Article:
Symptoms of altitude sickness usually develop between6 and 24 hours after ascending to high altitude.
Common symptoms of mild altitude sickness (sometimes called acute mountain sickness) can be similar to a bad hangover and may include:
The symptoms are usually worse at night.
Signs of severe altitude sickness can include:
Severe symptoms could mean you're developing cerebral oedema or pulmonary oedema. These are potentially life-threatening complications of altitude sickness.
If you have symptoms of mild altitude sickness, don'tgo any higherfor 24 to 48 hours. If your symptoms don't improve or get worseduring this time, you should descend immediately.
Severe altitude sickness is a medical emergency. Someone with severe symptoms should immediately descend to a low altitude and seek medical help.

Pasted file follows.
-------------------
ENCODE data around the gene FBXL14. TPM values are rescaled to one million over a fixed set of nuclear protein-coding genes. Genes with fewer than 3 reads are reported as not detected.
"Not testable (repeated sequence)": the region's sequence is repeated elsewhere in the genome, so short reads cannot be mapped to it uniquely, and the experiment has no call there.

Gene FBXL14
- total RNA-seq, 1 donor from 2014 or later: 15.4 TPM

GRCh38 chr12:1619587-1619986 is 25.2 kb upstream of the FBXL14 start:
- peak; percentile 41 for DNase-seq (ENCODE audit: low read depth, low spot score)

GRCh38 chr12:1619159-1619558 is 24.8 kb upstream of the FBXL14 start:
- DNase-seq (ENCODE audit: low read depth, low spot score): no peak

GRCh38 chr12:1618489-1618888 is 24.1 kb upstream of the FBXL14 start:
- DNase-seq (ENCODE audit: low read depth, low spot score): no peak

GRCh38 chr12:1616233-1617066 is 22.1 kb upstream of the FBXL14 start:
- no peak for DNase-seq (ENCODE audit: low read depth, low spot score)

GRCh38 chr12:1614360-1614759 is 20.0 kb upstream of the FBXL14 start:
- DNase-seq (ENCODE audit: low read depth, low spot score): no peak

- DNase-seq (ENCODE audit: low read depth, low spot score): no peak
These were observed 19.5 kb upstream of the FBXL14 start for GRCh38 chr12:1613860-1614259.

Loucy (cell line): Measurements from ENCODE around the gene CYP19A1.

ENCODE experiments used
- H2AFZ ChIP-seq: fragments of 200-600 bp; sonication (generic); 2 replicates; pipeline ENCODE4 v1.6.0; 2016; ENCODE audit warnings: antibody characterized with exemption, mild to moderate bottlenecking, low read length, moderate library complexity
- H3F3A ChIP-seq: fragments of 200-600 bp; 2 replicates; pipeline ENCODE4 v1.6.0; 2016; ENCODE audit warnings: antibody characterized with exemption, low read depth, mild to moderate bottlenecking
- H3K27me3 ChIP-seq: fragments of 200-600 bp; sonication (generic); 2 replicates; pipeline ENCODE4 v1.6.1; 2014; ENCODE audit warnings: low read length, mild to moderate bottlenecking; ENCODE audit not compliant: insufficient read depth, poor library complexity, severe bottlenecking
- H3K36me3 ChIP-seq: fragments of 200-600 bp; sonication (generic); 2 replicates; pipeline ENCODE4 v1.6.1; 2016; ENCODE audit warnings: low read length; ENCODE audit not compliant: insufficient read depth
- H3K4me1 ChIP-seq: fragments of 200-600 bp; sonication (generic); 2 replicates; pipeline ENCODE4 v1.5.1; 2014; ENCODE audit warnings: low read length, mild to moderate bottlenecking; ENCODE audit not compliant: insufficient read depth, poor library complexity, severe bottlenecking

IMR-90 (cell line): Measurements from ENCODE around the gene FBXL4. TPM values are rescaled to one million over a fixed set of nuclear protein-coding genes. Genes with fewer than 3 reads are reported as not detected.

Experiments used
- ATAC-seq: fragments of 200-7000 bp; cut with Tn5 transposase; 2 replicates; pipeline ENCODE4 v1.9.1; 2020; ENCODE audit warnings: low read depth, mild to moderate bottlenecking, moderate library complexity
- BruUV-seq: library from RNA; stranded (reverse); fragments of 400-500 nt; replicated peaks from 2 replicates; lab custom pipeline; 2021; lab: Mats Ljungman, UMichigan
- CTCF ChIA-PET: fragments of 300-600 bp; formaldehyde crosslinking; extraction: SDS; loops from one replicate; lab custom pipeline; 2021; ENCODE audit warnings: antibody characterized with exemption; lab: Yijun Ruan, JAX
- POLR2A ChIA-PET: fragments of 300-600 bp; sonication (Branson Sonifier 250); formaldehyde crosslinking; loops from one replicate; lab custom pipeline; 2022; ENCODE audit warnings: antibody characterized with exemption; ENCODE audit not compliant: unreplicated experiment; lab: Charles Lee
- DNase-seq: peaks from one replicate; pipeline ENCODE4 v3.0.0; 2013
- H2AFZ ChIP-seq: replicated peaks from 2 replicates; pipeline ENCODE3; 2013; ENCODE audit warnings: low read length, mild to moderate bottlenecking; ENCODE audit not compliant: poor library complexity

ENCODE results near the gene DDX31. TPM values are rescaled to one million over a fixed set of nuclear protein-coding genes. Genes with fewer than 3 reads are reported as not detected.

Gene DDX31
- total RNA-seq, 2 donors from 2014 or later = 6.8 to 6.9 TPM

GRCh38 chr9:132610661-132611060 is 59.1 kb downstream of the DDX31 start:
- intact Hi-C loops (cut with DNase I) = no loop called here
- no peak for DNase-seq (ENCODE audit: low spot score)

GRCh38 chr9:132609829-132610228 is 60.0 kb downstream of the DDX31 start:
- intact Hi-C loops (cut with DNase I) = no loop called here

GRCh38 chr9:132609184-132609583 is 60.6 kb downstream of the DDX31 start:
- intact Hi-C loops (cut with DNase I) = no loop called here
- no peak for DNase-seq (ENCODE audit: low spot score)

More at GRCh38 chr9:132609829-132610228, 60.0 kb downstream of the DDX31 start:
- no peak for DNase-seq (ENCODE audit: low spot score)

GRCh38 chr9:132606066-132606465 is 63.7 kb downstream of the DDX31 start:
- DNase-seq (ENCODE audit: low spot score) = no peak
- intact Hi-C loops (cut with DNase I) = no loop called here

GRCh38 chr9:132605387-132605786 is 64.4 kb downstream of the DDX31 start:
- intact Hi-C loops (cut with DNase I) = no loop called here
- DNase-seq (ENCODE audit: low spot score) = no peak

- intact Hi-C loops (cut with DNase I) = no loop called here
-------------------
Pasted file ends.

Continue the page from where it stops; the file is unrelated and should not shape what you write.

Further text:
Find out what to do if you have symptoms of altitude sickness, who's affected, and how you can prevent it.
Find out about the symptoms of mild and severe altitude sickness, which include headache, dizziness, nausea and vomiting, shortness of breath, and an increased heart rate.
Find out how altitude sickness should be treated, including descending to a lower altitude, oxygen treatment, and different types of medication.
Altitude sickness can cause potentially life-threatening conditions that affect the brain or lungs. Find out what to do if someone has severe symptoms of altitude sickness.
Find out how to prevent altitude sickness, including climbing slowly, particularly at altitudes of 2,500m or above. Ascending gradually will give your body time to adapt.
Jessica Mathur, a GP from London, was surprised when she became ill with altitude sickness during a holiday in Peru.